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The Canadian Institute for Health Information found that one in 200 seniors ended up in hospital because of problems relating to their medication in 2010-11. (Stockbyte/Getty Images)
The Canadian Institute for Health Information found that one in 200 seniors ended up in hospital because of problems relating to their medication in 2010-11. (Stockbyte/Getty Images)

Adverse drug reactions send many seniors to hospital, study finds Add to ...

A significant proportion of seniors are admitted to hospital each year for serious drug side effects, according to a new report published by the Canadian Institute for Health Information.

The institute found that one in 200 seniors ended up in hospital because of problems relating to their medication in 2010-11. By comparison, only one in 1,000 Canadians in other age groups were admitted to hospital for drug side effects during that period. Blood thinners, chemotherapy drugs and narcotic painkillers, known as opioids, were the most common cause of side effects that led to hospital stays, the report found.

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Michael Gaucher, CIHI’s director of pharmaceuticals and health work-force information services, said understanding which drugs posed the greatest risks is the first step toward preventing future problems.

Unintended, harmful reactions to drugs are a major problem in Canada and cause thousands of deaths and hospital admissions a year. Research shows they are a leading cause of death in the developed world. A study published last August by Toronto’s Institute for Clinical Evaluative Sciences found that the total cost of treating adverse drug reactions in seniors is estimated to be nearly $36-million in Canada. Seniors are more vulnerable than other age groups because they often take multiple medications and may be dealing with several health problems.

“Certainly, [adverse drug reactions] account for, really, a high proportion of hospitalizations,” Gaucher said. “Obviously, they do have an impact on the patient in terms of the harms they can cause. I think it is important to focus on them.”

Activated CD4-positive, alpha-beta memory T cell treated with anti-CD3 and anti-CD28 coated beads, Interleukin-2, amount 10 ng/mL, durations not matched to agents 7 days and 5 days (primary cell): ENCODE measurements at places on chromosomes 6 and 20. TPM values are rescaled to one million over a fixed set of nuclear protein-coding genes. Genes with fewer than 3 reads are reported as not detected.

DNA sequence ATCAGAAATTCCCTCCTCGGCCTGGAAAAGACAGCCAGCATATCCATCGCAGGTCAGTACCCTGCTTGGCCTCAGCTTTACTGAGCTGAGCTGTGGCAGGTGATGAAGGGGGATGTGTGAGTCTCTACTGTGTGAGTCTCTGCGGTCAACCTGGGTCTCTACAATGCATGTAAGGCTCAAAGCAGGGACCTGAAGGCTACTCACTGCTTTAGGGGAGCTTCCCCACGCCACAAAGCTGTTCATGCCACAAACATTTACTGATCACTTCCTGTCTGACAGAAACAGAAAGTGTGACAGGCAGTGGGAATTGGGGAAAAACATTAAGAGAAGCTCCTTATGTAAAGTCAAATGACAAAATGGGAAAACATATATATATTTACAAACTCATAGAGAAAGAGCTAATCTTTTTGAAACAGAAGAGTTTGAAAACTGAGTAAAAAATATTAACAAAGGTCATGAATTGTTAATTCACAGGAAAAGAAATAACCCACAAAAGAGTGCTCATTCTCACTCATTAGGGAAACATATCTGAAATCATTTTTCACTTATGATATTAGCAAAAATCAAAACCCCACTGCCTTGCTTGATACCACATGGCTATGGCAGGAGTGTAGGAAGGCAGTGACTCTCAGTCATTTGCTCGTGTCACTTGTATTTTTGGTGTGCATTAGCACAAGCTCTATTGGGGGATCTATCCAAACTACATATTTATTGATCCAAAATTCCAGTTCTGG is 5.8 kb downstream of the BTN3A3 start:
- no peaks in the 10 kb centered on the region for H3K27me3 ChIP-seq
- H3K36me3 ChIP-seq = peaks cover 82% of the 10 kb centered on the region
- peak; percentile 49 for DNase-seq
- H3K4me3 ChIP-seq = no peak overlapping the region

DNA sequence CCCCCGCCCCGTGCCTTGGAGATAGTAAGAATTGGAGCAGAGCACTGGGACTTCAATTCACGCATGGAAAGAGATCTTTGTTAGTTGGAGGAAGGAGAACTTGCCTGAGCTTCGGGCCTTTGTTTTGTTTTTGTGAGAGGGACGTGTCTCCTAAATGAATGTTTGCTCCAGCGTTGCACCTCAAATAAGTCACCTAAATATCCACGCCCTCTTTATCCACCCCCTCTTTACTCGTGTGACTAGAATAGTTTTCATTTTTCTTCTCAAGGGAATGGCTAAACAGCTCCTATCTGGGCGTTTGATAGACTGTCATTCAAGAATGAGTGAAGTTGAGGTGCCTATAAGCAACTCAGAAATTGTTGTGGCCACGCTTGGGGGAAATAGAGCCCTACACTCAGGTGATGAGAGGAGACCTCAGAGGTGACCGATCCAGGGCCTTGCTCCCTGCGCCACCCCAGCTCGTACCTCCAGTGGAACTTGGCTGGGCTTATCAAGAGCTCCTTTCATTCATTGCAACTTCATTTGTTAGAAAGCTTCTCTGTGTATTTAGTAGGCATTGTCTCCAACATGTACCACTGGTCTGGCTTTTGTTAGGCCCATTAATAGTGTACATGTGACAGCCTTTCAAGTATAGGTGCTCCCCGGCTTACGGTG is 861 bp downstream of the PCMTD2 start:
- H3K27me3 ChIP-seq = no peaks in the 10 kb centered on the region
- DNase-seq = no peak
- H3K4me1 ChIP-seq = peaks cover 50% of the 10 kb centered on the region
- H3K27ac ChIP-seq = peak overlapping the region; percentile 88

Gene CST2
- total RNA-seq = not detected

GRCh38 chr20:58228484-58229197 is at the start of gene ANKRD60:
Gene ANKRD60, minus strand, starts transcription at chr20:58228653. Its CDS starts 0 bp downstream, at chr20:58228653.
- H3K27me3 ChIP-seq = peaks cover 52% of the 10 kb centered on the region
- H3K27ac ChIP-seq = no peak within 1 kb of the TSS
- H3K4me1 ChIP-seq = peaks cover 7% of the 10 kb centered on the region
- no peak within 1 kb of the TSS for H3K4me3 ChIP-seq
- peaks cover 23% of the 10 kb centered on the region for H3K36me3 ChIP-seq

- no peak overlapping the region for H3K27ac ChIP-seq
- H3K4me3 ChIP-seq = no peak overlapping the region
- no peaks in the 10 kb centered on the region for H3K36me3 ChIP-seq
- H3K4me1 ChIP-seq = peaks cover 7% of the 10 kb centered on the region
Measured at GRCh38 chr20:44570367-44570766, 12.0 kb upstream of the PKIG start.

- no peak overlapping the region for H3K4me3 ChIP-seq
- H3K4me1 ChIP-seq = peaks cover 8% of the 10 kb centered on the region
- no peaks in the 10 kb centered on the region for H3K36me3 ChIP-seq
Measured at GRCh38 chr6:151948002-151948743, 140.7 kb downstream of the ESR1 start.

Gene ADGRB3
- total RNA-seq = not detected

Despite the high numbers, adverse drug reactions typically do not get much fanfare. Experts who study drug side effects say there are many reasons for this void, such as the lack of requirement for doctors to report harmful drug reactions to Health Canada and a lack of leadership from government.

Although the report found a high number of seniors are admitted to hospital for drug-related problems, health experts say it no doubt underestimates the total number of adverse reactions to drugs and fails to capture the magnitude of the issue. In addition, the report tracked only hospital admissions, not the number of deaths tied to prescription medications, which could inadvertently conceal the seriousness of some drug side effects.

“If someone dies, they’re not hospitalized, so I think there are some patterns there that this report is not picking up on,” said Mary Wiktorowicz, assistant professor in the School of Health Policy and Management at York University in Toronto.

And while seniors might have the highest number of harmful drug reactions, Wiktorowicz noted that there are concerning trends in other age groups, such as young people experiencing serious side effects from medications used to treat attention deficit hyperactivity disorder.

The new report found that blood thinners caused 12.6 per cent of hospital admissions linked to adverse drug reactions in seniors. Blood thinners are notoriously challenging because they require frequent monitoring to ensure the correct dose and can be affected by a person’s diet. Many seniors were admitted to hospital for bleeding while on blood thinners, such as warfarin. While there are newer blood thinners on the market that require less monitoring and have raised hopes that they may be safer, emerging evidence suggest that they may also pose a risk of excessive bleeding similar to warfarin.

In addition, the report noted that low white blood cell count tied to chemotherapy drugs and constipation linked to opioid narcotics were the most common reasons for hospital admissions for adverse drug reactions in seniors.

Barbara Mintzes, assistant professor in the School of Population and Public Health at the University of British Columbia, said the Canadian health-care system needs to put greater emphasis on preventing adverse reactions and tracking them by training health professionals, educating patients and making it easier to report problems.

“This is an area that hasn’t had enough attention,” she said. “A lot of adverse drug reactions are preventable.”

Follow on Twitter: @carlyweeks

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